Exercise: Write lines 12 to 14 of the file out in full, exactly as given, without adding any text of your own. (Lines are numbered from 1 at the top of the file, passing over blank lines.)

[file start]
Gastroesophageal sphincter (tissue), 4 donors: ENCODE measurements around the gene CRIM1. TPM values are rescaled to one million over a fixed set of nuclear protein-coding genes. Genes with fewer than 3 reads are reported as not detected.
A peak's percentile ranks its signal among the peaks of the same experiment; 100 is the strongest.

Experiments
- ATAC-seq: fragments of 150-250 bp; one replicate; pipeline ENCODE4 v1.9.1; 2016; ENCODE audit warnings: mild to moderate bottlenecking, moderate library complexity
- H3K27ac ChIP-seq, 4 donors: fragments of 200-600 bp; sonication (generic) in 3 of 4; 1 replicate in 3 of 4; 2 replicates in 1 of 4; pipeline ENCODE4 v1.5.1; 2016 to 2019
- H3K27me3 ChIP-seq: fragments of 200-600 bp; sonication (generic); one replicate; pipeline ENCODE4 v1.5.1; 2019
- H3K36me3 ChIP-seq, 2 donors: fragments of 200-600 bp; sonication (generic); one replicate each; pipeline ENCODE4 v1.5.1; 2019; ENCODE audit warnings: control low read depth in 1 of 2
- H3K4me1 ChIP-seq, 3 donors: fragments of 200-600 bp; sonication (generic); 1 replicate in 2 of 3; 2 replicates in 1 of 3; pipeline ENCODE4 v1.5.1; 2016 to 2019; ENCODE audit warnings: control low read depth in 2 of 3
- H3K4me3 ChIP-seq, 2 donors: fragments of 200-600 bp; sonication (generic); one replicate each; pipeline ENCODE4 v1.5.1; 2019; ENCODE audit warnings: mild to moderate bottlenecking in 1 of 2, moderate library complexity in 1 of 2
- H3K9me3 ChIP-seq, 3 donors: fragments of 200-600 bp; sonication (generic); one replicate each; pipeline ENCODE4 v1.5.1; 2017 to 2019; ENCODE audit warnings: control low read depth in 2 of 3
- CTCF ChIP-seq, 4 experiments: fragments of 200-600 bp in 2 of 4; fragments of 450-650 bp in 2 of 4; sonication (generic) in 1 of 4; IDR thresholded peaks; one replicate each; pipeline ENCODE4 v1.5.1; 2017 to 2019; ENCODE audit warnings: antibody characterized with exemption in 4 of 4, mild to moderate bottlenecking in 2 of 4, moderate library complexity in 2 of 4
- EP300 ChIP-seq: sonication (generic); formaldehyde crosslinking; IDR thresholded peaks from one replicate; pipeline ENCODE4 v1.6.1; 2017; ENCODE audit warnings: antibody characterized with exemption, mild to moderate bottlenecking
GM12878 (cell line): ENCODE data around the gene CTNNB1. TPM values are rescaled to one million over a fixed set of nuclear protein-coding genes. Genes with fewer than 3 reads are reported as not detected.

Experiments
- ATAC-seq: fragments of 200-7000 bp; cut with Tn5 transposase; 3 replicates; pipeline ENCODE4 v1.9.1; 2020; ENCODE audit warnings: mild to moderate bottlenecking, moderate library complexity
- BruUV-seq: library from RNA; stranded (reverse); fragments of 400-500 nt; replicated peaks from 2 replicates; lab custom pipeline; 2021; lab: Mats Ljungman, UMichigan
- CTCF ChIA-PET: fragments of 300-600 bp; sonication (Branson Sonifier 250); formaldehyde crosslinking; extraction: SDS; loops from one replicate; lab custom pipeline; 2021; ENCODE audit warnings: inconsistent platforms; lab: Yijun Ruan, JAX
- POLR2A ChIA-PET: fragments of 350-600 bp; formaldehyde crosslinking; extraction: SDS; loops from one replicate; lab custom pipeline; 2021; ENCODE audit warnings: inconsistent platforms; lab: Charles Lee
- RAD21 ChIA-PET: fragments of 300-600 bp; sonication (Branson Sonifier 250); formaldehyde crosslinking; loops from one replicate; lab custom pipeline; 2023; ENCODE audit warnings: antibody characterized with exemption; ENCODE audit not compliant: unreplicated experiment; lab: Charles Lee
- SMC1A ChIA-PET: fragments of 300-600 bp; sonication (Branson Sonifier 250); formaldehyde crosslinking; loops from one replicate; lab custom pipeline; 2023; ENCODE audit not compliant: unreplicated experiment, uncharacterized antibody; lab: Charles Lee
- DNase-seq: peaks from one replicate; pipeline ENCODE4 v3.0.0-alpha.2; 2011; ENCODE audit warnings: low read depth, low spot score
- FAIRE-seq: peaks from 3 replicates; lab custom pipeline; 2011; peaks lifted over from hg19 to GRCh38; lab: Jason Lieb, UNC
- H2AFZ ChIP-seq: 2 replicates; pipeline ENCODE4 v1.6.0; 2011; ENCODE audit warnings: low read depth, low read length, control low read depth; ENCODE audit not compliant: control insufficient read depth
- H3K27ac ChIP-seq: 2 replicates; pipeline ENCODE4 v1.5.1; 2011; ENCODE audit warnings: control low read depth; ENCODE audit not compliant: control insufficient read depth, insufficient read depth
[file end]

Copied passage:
- EP300 ChIP-seq: sonication (generic); formaldehyde crosslinking; IDR thresholded peaks from one replicate; pipeline ENCODE4 v1.6.1; 2017; ENCODE audit warnings: antibody characterized with exemption, mild to moderate bottlenecking
GM12878 (cell line): ENCODE data around the gene CTNNB1. TPM values are rescaled to one million over a fixed set of nuclear protein-coding genes. Genes with fewer than 3 reads are reported as not detected.

Experiments